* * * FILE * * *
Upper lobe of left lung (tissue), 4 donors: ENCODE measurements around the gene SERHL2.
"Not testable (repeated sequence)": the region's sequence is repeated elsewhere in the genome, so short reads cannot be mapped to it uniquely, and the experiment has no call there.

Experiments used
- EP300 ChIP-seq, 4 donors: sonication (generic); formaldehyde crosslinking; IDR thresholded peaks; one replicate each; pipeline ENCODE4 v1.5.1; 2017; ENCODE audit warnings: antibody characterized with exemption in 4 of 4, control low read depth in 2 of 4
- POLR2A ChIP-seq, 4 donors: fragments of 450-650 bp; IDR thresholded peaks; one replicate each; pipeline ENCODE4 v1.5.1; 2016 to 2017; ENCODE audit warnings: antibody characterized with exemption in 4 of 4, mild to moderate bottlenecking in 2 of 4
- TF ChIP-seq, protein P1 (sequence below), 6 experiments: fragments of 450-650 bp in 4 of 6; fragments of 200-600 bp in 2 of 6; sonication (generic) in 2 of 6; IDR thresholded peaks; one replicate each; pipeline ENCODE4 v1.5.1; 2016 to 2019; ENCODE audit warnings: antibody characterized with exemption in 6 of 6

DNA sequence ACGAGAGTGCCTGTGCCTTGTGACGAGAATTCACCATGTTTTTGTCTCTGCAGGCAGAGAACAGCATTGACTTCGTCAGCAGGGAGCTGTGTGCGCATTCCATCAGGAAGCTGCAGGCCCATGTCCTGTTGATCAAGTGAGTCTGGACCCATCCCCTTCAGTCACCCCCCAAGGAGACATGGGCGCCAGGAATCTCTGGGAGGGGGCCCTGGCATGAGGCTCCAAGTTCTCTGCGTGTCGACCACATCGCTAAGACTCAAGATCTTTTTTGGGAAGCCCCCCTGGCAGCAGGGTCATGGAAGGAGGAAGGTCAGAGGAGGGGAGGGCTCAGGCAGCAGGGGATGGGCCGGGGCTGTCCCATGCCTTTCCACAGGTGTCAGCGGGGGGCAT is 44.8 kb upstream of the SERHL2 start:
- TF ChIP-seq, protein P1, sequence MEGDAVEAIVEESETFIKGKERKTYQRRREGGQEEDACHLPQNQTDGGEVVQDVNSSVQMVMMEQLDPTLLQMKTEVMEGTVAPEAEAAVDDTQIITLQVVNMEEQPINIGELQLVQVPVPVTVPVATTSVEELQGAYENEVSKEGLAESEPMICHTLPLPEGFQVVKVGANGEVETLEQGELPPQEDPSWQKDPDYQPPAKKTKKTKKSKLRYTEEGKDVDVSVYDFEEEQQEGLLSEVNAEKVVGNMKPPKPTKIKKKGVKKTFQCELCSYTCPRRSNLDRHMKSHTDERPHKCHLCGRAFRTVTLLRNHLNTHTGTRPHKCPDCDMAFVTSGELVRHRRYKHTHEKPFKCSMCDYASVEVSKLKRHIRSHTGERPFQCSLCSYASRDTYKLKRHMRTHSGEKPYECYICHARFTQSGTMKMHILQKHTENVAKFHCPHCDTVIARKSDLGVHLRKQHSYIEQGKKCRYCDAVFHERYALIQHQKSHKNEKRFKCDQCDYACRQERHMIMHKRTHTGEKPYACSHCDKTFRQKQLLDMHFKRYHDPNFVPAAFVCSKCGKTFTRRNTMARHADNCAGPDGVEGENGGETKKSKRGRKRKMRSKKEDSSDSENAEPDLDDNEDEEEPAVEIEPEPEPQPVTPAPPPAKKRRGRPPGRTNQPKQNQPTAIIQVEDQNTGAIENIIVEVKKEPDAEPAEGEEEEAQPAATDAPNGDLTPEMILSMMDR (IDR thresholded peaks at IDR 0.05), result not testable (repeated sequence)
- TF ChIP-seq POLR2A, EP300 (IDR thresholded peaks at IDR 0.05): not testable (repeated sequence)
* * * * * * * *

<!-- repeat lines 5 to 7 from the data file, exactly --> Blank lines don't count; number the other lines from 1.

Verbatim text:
- POLR2A ChIP-seq, 4 donors: fragments of 450-650 bp; IDR thresholded peaks; one replicate each; pipeline ENCODE4 v1.5.1; 2016 to 2017; ENCODE audit warnings: antibody characterized with exemption in 4 of 4, mild to moderate bottlenecking in 2 of 4
- TF ChIP-seq, protein P1 (sequence below), 6 experiments: fragments of 450-650 bp in 4 of 6; fragments of 200-600 bp in 2 of 6; sonication (generic) in 2 of 6; IDR thresholded peaks; one replicate each; pipeline ENCODE4 v1.5.1; 2016 to 2019; ENCODE audit warnings: antibody characterized with exemption in 6 of 6

DNA sequence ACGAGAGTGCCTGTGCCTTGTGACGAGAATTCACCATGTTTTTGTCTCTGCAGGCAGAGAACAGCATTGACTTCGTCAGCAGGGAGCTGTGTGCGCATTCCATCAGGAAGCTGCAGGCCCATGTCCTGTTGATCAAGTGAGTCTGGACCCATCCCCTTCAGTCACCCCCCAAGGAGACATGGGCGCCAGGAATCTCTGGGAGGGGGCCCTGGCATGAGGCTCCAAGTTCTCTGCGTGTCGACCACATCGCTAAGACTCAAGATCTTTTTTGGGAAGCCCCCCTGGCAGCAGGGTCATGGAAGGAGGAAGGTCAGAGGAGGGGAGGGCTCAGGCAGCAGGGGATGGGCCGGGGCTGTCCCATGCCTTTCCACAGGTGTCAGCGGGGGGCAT is 44.8 kb upstream of the SERHL2 start: